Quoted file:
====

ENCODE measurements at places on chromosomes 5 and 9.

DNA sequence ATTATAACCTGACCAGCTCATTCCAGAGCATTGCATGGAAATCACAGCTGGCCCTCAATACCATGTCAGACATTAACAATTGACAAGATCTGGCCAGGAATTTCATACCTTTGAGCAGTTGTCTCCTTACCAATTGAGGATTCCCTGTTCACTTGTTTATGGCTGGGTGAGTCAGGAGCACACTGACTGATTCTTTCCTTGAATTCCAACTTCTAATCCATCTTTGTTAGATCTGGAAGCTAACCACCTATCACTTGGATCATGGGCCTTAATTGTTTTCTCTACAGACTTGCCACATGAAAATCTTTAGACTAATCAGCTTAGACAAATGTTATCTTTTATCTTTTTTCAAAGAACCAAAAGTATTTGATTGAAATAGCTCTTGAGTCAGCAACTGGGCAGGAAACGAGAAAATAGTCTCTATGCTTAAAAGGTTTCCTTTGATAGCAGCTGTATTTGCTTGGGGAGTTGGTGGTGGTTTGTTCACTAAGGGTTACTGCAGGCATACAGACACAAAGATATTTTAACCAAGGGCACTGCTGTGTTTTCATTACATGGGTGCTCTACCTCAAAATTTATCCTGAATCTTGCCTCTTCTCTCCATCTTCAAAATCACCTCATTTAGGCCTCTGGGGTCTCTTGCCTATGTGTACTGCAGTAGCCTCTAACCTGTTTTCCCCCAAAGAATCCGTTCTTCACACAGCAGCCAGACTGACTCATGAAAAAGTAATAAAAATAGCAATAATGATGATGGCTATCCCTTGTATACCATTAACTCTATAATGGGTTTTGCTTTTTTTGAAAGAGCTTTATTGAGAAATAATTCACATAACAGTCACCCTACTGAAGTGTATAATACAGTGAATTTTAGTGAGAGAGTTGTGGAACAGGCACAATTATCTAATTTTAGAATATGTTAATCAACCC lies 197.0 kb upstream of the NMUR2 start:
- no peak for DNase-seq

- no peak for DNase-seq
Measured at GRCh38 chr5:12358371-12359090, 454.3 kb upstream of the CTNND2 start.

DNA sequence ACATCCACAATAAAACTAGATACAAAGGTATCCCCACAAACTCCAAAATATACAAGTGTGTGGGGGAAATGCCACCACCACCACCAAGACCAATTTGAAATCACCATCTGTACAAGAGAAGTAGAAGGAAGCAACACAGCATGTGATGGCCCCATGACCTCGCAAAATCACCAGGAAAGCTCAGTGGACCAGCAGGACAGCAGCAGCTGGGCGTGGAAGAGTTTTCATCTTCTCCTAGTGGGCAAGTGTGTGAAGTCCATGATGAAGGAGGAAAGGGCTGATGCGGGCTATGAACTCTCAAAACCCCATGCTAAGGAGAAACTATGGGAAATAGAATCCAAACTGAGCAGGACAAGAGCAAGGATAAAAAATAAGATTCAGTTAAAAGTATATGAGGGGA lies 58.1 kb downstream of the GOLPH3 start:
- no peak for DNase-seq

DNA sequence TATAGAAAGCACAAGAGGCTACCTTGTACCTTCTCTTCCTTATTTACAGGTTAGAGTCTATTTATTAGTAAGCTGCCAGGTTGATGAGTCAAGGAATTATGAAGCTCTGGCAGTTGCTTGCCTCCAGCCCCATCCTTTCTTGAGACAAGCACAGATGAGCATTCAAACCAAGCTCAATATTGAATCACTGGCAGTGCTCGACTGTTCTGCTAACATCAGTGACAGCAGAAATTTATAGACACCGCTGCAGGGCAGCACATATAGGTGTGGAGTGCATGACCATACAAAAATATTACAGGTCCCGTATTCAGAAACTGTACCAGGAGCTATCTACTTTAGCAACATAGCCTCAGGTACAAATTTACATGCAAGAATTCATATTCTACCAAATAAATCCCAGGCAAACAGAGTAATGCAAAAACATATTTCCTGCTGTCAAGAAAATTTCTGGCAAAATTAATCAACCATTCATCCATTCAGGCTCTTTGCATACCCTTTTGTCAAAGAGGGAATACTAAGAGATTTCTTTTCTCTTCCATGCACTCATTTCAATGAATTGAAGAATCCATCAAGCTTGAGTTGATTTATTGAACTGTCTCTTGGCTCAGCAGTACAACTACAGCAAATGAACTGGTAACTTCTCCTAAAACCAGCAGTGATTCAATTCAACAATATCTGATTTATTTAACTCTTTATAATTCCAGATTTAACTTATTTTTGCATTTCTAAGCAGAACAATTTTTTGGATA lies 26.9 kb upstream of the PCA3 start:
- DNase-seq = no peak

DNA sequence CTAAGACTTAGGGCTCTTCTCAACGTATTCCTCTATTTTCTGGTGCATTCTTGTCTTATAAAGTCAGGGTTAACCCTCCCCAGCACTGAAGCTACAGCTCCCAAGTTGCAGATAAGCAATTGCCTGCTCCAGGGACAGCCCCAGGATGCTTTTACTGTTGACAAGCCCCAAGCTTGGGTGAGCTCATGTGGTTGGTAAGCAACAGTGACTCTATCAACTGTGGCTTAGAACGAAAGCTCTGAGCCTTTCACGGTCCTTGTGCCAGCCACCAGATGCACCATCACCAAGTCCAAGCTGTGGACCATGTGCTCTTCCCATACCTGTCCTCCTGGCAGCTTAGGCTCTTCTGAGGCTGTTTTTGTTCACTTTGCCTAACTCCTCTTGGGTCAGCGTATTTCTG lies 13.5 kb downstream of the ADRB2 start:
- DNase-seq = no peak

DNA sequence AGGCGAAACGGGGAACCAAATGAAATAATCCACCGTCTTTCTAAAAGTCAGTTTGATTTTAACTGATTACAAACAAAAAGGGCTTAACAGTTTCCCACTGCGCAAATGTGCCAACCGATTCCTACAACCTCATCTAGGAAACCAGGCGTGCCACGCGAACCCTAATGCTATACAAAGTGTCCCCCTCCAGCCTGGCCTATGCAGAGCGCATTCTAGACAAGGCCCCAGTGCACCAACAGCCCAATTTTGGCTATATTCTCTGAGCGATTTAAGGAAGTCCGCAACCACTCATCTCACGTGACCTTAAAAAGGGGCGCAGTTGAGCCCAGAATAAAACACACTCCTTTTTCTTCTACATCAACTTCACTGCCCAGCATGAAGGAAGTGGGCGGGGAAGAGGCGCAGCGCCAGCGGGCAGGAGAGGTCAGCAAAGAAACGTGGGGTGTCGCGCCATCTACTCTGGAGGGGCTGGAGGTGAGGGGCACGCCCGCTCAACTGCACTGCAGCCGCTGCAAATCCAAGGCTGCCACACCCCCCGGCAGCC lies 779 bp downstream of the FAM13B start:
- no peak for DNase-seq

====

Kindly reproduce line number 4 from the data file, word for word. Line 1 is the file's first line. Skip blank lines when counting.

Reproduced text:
- no peak for DNase-seq